Millennials want money to leave home

Discussion
May 25, 2016

The mystery known as Millennials can now be solved with two new research reports. Yes, we’ve been told that members of this cohort are idealistic, entrepreneurial and more interested in life-work balance than their Baby Boomer parents. And yet while that may have been true, it seems that some may be taking a different view as the realities of adulthood set in.

According to a new study by Toptal, a network of freelance software engineers and designers, what really drives recent grads is M-O-N-E-Y. In fact, 62 percent put salary as the number one factor when looking for a job out of school. That compares to:

  • 46 percent desiring a flexible work schedule;
  • 31 percent wanting to travel;
  • 24 percent looking to quickly gain experience.

Perhaps the biggest reason Millennials value salary above other factors – analysis my own – is that so many live with their parents and wish they didn’t.

According to a new Pew Research Center report, the percentage of young adults living at home with their parents is at the highest level since such records have been kept. While it is widely proffered that the Great Recession exacerbated this situation, Pew’s study found it actually began in 2007 before the financial collapse.

This common living arrangement has been brought about by a combination of high levels of debt from college loans along with a lack of available well-paying positions.

Jobs, a lack of the good kind, are at the heart of Millennials’ problems. In this regard, young males have found the going very tough. In 2014, 71 percent of males between 18 and 34 were employed. That compares to 84 percent of males in the same age group who had jobs in 1960, according to Pew.

DISCUSSION QUESTIONS: Should retailers be concerned about a class of consumers (Millennials) that may never climb, figuratively speaking, out of their parents’ basements? With so many opposed to government intervention, is it time for retail and other industries to find ways to assist Millennials in helping to lift themselves up?

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Braintrust
"Manufacturers and retailers should be concerned about a class of consumers that has less money to spend."
"While on one hand, finding a full-time job after college can be a challenge, Millennials need to realize that it isn’t an instant gratification game."
"There’s plenty of blame to go around, from Boomer parents who make it too easy for kids to come back home to the Millennials themselves..."

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16 Comments on "Millennials want money to leave home"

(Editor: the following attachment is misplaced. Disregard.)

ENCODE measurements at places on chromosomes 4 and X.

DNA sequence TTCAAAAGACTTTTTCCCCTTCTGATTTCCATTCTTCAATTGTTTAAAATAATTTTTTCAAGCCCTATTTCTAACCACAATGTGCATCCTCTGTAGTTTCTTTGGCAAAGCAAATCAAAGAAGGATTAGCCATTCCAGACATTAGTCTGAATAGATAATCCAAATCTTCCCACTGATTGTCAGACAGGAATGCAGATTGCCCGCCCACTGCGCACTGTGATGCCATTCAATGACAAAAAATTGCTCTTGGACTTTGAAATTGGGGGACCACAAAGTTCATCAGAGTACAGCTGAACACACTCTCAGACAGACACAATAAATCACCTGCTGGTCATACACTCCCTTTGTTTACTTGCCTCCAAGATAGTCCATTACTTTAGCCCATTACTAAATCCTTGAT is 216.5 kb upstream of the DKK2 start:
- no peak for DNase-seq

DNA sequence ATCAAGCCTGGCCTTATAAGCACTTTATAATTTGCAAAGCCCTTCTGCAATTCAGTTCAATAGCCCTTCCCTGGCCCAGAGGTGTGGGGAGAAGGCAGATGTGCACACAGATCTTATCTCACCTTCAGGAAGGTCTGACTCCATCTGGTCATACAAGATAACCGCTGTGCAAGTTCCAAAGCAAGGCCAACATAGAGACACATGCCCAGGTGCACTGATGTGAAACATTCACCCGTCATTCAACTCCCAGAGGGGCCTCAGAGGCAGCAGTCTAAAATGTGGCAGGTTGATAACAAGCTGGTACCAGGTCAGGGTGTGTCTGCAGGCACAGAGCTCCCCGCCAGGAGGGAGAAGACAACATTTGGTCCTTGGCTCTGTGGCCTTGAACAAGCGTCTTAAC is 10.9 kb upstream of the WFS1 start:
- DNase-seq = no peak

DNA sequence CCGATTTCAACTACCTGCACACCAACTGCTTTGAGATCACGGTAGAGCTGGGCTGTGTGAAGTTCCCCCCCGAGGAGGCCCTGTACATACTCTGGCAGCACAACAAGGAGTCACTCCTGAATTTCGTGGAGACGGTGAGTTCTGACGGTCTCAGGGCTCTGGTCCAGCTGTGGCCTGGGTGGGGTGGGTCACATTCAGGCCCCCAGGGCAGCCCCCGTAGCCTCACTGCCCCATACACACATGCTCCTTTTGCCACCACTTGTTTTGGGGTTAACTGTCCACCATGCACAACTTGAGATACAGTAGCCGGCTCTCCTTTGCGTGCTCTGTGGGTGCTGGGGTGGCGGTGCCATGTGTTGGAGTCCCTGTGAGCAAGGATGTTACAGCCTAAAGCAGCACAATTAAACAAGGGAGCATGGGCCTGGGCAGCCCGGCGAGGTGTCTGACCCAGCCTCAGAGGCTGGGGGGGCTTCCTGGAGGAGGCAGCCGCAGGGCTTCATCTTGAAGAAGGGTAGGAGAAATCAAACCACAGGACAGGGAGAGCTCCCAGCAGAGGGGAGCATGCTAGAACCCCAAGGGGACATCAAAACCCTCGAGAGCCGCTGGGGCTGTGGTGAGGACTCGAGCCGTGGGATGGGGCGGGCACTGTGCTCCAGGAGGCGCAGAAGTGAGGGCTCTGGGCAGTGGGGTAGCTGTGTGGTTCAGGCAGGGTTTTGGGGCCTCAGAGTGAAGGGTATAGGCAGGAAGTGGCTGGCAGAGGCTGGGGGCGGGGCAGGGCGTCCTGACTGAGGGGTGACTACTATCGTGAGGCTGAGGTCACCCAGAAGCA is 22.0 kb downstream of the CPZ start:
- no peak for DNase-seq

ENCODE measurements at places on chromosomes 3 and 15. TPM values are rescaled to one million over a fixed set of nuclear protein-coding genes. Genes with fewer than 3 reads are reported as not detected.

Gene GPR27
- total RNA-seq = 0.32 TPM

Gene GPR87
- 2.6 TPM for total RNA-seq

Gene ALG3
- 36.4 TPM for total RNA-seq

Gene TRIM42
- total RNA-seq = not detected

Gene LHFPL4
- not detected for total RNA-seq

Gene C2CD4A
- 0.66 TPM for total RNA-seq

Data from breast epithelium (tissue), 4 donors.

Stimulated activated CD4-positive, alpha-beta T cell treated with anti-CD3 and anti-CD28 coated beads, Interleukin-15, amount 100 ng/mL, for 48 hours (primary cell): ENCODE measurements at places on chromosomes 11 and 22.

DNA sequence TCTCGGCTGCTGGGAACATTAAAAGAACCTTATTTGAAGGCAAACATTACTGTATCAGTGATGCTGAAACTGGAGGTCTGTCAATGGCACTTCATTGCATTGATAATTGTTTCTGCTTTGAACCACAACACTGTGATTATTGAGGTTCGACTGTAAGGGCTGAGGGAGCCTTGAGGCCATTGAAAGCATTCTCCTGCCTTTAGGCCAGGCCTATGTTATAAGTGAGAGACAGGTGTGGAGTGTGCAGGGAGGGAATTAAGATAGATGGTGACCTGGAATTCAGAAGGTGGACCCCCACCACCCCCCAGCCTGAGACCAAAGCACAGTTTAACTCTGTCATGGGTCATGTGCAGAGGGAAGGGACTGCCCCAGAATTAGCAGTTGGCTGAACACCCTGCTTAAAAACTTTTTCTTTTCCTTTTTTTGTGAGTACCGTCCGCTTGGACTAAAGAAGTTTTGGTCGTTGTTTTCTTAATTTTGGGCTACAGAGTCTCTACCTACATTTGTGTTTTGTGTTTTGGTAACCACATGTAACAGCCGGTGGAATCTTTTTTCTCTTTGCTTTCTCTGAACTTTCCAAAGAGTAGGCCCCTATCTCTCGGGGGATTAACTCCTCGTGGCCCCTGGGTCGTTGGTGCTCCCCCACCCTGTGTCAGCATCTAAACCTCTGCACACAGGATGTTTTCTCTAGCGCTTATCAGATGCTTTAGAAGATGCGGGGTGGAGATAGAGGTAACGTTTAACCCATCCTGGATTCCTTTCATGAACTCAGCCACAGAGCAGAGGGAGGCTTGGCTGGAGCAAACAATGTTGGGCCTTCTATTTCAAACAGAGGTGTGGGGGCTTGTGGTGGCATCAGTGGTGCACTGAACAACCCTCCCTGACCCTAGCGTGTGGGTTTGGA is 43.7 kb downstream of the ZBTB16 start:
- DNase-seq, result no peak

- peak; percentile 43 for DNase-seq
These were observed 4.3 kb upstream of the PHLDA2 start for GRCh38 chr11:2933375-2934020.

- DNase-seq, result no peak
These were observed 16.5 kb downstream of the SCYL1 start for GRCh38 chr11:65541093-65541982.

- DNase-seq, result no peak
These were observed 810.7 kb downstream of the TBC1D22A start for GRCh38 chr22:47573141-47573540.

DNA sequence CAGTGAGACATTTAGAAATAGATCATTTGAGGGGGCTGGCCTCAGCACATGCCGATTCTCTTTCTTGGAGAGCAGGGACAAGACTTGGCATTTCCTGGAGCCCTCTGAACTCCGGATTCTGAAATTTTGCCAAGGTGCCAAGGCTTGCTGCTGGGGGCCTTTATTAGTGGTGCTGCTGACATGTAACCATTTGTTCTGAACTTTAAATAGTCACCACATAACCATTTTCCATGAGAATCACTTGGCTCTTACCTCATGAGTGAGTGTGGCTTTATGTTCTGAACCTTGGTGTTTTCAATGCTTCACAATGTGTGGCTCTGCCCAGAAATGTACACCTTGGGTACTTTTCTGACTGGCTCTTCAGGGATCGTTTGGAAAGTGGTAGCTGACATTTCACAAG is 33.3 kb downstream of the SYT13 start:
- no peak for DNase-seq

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Max Goldberg
Guest

Manufacturers and retailers should be concerned about a class of consumers that has less money to spend. This is one reason why paying a living wage has become so important. The middle class in America has taking a big hit, while the top 1 percent has seen its compensation soar, a fact that does not bode well for political, social or economic stability.

David Livingston
Guest
6 years 3 days ago

Government intervention is probably what put the Millennials in their parents’ homes. Making student loans in large amounts available sent the message not to work, kick back and take a college vacation. ACA extended health care to age 26 which sent the message not to rush to get a good job after college or just don’t rush to get out of college. As for those who have chosen to be a human cartoon with tattoos, colored hair and gauged ears, they have made a personal lifestyle choice to be unacceptable to many employers. Good well-paying jobs are always and everywhere all the time for good people. There are plenty of Millennials that have taken advantage of the labor shortage and have found good well-paying jobs. Every generation has produced a class of people who might be educated but never achieve economically. Income is a personal decision. Attitudes toward salary, flexible work schedule and appearance need to be adjusted on both sides. The supply and and demand in the labor market will be the arbitrator.

Ben Ball
Guest

I think there is a deeper sociological factor at work in this trend than just money and jobs. Boomer generation parents are not making it “desirable to leave” their homes.

Think about why you were so anxious to be on your own when you were 20-something, or even sooner. Staying at home meant living by the family rules for most of us. And that meant curfews, and no drinking in the house and no girlfriends staying over. Not so much anymore. At least, not from what I see.

I once asked my grandfather why he had not added more bedrooms to the two bedroom farmhouse where he raised my mother and four boys. He replied simply — “so they’d leave.”

Roger Saunders
Guest